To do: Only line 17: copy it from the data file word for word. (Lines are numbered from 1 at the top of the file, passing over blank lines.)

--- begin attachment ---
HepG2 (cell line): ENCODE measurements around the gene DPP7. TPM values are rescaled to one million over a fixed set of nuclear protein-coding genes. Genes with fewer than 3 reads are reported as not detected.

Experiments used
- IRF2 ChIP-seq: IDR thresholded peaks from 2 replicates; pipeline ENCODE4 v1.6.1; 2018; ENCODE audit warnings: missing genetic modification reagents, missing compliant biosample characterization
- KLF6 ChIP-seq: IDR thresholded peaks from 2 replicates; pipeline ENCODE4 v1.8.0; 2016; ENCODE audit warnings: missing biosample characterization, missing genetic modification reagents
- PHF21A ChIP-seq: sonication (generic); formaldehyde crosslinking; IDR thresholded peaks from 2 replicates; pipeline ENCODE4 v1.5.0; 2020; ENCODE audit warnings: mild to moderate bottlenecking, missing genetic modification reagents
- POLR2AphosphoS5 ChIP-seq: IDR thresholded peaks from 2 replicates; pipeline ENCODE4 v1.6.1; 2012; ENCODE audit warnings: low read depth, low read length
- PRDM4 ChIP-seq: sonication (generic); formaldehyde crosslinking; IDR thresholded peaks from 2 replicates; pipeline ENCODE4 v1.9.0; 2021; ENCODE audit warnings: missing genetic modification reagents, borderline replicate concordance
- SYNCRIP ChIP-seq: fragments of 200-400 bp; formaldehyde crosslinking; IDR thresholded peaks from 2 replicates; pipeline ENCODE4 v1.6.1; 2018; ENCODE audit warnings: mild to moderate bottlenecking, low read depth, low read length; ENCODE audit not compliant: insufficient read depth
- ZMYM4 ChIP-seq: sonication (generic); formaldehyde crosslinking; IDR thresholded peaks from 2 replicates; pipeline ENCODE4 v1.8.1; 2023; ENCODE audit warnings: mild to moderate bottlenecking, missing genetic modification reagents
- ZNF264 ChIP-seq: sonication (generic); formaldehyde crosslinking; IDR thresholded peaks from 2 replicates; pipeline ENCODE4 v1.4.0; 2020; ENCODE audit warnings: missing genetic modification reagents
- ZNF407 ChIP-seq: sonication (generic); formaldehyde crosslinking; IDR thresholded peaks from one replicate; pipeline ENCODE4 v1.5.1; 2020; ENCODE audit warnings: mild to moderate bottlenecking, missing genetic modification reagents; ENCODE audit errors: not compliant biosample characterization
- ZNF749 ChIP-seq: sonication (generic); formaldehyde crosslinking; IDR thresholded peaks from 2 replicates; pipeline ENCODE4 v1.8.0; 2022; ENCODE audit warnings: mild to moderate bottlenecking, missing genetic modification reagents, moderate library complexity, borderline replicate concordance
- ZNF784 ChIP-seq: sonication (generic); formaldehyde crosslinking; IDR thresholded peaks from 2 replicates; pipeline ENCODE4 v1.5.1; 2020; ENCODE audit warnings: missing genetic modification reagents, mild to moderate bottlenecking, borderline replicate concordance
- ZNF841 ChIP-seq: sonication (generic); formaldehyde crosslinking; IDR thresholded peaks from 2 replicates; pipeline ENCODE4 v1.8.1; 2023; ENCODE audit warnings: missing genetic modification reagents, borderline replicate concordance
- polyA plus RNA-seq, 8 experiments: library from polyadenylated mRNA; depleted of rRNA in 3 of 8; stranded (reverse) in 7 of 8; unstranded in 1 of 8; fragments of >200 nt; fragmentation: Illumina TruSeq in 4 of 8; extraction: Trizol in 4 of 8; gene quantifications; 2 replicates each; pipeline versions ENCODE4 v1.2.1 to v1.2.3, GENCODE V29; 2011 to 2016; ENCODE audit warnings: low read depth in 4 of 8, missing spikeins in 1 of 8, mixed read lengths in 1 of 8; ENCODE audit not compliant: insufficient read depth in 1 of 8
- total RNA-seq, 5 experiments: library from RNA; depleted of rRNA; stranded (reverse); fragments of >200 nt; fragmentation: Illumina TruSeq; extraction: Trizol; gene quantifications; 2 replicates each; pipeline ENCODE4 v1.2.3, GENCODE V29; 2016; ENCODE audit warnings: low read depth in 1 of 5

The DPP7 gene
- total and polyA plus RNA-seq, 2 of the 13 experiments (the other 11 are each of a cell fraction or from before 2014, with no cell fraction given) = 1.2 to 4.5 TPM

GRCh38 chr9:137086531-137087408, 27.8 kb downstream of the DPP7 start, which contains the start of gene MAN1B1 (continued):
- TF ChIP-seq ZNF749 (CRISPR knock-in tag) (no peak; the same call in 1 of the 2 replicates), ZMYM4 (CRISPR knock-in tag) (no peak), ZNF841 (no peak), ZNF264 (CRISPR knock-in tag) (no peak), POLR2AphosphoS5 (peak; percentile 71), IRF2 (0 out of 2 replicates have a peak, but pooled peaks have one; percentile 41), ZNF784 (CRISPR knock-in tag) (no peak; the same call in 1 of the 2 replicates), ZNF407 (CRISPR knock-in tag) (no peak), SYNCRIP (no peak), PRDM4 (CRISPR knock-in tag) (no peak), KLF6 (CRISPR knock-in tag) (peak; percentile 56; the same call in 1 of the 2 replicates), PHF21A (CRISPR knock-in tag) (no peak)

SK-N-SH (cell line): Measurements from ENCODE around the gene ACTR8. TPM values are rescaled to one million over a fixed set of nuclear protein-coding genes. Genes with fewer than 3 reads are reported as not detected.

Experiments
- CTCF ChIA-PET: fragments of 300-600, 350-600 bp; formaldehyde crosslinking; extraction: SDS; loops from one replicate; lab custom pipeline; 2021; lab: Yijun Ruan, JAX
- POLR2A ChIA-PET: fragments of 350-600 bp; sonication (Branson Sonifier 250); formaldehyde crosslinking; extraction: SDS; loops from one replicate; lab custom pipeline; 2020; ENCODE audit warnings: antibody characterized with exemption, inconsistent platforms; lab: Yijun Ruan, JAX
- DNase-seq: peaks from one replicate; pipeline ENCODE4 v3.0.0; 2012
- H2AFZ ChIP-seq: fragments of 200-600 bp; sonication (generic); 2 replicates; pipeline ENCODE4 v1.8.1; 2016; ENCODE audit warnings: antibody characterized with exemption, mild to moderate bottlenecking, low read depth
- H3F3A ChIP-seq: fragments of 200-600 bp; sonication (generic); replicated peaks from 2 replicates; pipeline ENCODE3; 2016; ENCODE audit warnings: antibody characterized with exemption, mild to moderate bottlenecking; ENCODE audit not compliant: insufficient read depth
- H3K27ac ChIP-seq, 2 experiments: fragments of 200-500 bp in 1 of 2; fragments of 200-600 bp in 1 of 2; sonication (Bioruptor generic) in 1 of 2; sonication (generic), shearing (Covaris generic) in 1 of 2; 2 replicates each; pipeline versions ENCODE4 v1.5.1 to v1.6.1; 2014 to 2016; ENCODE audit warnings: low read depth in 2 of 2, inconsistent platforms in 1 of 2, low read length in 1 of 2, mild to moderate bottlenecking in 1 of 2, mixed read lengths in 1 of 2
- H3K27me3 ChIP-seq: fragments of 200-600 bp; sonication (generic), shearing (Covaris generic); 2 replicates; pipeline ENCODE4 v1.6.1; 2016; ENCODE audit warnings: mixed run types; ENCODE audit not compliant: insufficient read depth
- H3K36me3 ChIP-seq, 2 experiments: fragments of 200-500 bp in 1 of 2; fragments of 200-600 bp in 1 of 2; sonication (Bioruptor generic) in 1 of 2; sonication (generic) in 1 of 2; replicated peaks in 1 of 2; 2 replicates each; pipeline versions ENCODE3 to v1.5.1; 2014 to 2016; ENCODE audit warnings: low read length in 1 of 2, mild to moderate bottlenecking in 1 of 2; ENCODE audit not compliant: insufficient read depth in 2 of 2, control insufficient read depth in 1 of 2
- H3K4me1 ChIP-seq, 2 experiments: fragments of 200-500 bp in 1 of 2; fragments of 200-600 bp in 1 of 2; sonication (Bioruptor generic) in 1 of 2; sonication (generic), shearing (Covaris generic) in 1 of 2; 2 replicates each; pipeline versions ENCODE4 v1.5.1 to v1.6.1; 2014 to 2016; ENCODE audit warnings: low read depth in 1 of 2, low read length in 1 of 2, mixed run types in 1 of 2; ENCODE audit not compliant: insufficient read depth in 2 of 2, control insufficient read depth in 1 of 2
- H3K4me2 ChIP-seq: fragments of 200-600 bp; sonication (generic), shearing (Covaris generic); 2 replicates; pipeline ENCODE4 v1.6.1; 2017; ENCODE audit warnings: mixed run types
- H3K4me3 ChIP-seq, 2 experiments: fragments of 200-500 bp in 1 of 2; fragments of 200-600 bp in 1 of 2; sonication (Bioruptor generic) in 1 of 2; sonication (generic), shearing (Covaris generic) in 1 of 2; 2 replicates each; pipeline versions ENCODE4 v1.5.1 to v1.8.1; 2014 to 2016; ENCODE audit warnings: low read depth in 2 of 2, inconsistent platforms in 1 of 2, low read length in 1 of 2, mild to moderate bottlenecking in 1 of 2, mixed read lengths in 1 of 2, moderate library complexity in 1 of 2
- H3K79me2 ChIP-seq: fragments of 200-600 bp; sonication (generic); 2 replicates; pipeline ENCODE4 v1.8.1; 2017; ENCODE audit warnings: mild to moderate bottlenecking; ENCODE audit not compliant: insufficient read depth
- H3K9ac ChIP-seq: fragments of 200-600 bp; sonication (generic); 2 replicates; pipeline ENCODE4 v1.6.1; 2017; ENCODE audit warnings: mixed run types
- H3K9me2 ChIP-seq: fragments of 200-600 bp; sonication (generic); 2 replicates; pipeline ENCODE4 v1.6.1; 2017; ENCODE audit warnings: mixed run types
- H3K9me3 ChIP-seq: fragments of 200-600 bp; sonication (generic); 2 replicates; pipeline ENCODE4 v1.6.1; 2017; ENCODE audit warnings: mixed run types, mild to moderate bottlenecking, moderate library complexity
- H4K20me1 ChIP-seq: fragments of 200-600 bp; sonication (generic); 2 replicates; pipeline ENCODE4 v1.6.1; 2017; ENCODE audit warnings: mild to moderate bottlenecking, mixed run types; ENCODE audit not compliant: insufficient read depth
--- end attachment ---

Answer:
The DPP7 gene